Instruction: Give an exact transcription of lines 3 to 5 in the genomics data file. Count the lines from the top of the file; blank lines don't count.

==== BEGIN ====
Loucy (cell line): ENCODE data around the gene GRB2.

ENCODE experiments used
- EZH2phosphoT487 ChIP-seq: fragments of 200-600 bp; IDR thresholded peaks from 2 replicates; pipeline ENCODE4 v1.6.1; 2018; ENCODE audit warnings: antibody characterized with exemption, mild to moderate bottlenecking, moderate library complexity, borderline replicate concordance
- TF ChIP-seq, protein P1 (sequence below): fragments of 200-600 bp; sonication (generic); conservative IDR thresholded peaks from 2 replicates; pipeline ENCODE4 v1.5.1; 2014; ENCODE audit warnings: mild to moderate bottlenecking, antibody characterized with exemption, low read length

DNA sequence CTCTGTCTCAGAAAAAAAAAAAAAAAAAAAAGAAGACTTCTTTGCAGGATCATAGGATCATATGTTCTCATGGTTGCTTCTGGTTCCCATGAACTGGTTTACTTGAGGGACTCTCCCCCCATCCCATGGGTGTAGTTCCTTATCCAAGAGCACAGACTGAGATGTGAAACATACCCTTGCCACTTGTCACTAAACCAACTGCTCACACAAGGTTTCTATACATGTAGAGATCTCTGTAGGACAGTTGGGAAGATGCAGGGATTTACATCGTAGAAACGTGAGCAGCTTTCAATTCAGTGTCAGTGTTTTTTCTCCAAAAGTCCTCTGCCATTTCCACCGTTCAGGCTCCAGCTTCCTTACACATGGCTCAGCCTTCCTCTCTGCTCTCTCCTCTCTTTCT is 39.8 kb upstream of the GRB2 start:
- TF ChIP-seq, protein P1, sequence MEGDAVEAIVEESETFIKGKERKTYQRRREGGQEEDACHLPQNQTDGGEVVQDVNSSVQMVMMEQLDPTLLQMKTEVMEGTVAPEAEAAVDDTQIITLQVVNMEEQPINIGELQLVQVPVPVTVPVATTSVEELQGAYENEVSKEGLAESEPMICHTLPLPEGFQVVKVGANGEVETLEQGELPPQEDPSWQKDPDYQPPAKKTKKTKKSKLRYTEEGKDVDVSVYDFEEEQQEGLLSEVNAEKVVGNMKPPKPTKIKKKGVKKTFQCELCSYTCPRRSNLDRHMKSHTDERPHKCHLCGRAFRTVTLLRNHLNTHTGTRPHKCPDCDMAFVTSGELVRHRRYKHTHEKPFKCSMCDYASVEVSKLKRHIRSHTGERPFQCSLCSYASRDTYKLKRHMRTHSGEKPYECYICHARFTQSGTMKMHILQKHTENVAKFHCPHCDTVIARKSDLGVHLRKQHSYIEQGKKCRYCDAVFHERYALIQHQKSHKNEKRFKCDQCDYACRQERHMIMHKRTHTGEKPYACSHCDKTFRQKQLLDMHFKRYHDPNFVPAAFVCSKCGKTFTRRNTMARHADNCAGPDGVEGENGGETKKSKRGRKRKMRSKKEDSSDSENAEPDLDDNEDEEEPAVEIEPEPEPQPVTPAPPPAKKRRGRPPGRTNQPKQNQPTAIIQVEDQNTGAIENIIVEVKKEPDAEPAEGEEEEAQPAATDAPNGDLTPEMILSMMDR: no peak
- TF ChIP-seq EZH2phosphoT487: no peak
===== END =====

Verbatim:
- EZH2phosphoT487 ChIP-seq: fragments of 200-600 bp; IDR thresholded peaks from 2 replicates; pipeline ENCODE4 v1.6.1; 2018; ENCODE audit warnings: antibody characterized with exemption, mild to moderate bottlenecking, moderate library complexity, borderline replicate concordance
- TF ChIP-seq, protein P1 (sequence below): fragments of 200-600 bp; sonication (generic); conservative IDR thresholded peaks from 2 replicates; pipeline ENCODE4 v1.5.1; 2014; ENCODE audit warnings: mild to moderate bottlenecking, antibody characterized with exemption, low read length

DNA sequence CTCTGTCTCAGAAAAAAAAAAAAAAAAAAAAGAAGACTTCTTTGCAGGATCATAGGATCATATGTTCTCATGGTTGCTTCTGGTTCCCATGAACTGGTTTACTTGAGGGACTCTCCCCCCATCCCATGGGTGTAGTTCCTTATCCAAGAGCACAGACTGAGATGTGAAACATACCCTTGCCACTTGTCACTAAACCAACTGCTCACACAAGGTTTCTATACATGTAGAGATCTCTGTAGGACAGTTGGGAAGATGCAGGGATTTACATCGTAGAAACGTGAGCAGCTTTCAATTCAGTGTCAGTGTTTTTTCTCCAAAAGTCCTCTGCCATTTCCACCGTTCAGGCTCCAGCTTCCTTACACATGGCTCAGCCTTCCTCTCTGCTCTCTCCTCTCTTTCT is 39.8 kb upstream of the GRB2 start: